How to Prevent Scarring from Chicken Pox (for Kids & Adults)
During the school year is the most common period for a child to get the chicken pox. The disease is usually contracted from being in the same room as another person who is infected with the virus.
This article will explain how to know if you or your child has contracted the virus with a checklist of typical chicken pox symptoms to look out for.
In addition, you can find out some useful ways for how to prevent scarring from chicken pox on your face and other areas of the body that are affected.
Initial stages of chicken pox symptoms
The spots that arise on the skin usually coincide with a few other ailments.
First, it usually begins with a bad headache or sore throat. A stomachache is quite common as well. The chicken pox can also start with a high fever and even flu-like symptoms. Tiredness and loss of appetite are other common symptoms.
Unfortunately, the sufferer has to deal with these internal issues on top of having the external problem of dealing with several red spots all over their skin.
Later stages of chicken pox symptoms
After the initial stages are complete, a rash will spread to other areas of the body and form a number of red spots.
Generally, the spots will start on the face, back and on the abdomen areas. Then, they will spread to all other parts of the body.
If you notice a rash forming, visit a doctor immediately. This way, you can receive appropriate treatment and speed the healing process.
The spots can range in size. Some can be as small as a mosquito bite. Others can be larger and grow to nearly the size of a nickel.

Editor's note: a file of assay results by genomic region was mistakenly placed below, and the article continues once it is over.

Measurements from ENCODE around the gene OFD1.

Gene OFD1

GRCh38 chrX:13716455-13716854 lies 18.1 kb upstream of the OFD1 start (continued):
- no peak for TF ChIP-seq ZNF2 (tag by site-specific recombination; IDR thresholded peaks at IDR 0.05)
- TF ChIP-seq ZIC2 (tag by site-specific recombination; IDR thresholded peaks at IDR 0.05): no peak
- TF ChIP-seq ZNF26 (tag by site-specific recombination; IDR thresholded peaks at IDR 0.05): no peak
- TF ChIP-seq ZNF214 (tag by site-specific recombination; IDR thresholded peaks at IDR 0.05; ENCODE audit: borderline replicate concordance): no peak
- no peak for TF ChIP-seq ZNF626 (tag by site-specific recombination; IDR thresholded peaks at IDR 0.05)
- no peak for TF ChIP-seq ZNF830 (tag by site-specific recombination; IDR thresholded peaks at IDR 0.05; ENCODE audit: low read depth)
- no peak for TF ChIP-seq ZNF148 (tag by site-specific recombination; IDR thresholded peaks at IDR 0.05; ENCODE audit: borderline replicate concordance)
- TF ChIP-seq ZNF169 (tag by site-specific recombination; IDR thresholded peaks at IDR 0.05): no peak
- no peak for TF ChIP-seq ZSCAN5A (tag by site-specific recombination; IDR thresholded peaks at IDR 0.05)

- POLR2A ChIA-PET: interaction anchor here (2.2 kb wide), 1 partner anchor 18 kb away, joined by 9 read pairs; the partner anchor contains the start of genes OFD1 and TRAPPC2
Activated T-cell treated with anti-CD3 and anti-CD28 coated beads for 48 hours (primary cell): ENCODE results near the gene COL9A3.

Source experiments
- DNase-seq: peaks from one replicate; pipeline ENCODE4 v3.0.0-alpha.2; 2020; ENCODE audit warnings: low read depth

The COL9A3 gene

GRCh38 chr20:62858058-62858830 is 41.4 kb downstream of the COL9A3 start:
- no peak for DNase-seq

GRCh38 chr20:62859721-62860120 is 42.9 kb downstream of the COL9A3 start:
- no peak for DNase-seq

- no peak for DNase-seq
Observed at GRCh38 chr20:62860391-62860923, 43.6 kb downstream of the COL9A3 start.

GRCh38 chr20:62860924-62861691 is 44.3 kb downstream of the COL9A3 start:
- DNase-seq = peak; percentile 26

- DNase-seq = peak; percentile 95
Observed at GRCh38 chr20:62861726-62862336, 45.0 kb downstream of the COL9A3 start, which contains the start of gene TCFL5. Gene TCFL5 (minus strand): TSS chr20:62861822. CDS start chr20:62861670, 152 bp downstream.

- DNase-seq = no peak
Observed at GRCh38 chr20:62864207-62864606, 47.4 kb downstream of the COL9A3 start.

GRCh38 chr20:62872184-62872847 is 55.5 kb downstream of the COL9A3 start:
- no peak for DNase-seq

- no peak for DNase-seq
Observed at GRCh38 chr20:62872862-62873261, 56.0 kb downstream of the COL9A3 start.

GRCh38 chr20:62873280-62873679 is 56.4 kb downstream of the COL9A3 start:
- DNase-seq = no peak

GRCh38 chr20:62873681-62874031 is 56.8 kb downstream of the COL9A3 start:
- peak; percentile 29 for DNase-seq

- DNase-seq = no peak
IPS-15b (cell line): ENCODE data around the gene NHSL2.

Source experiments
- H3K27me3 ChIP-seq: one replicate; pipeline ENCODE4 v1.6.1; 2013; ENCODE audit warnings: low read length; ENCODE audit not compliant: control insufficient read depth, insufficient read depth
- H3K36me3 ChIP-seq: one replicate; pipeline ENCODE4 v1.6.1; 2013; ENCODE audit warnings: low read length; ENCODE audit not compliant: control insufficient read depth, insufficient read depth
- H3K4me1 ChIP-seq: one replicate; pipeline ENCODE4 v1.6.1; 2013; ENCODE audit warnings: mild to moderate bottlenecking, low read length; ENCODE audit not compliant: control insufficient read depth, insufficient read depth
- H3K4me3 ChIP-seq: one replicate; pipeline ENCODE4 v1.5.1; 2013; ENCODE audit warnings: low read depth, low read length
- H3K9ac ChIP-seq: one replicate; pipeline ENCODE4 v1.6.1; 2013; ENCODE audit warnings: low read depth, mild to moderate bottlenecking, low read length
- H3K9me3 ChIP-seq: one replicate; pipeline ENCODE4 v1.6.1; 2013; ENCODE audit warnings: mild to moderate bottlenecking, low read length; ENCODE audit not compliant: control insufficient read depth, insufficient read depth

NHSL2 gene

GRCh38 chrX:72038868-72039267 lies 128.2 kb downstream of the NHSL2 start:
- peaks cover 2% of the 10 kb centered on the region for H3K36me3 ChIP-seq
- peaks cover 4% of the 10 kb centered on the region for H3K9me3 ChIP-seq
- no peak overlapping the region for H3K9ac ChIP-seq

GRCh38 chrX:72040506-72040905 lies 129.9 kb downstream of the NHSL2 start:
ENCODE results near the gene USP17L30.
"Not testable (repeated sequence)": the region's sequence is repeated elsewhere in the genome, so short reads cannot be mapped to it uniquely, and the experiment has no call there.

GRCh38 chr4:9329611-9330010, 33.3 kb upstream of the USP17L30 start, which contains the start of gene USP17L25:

Over time, the spots will form into blisters that fill with white or transparent fluid. Scab formation is quite typical when the blisters break. It is important to avoid itching the affected areas, even though it is tempting to scratch everywhere.
Chicken pox prevention methods
The virus can be spread in a number of different ways. Therefore, it is important to be aware of the chicken pox symptoms and to detect the problem early on. Once you know that you or your child has been infected, there are a number of things you can do to prevent the virus from spreading on to other people.
Usually, the chicken pox virus is spread through the air via coughing or sneezing. The particles get inhaled by another person and they get infected. It can also be spread from direct contact with the blisters or mucus. People who have the virus are contagious until all the blisters have crusted over.
With these factors in mind, it is important for the person infected with chicken pox to stay away from people who haven’t had a vaccination or who haven’t contracted the virus in their lifetime. It is more common for children to contract the chicken pox; however, adults can be at risk if they haven't gotten the chicken pox yet.
Due to the severity of the disease, some physicians suggest that adults get vaccinated for the disease if they haven't been exposed to it during childhood. Remember to consult your doctor if you think you are at risk.